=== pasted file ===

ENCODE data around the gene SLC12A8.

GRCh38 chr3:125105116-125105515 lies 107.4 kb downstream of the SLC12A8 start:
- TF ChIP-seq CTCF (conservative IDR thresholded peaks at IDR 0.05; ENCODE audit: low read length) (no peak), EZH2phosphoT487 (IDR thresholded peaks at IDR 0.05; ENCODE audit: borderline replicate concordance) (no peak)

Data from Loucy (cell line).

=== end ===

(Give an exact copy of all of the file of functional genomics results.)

ENCODE data around the gene SLC12A8.

GRCh38 chr3:125105116-125105515 lies 107.4 kb downstream of the SLC12A8 start:
- TF ChIP-seq CTCF (conservative IDR thresholded peaks at IDR 0.05; ENCODE audit: low read length) (no peak), EZH2phosphoT487 (IDR thresholded peaks at IDR 0.05; ENCODE audit: borderline replicate concordance) (no peak)

Data from Loucy (cell line).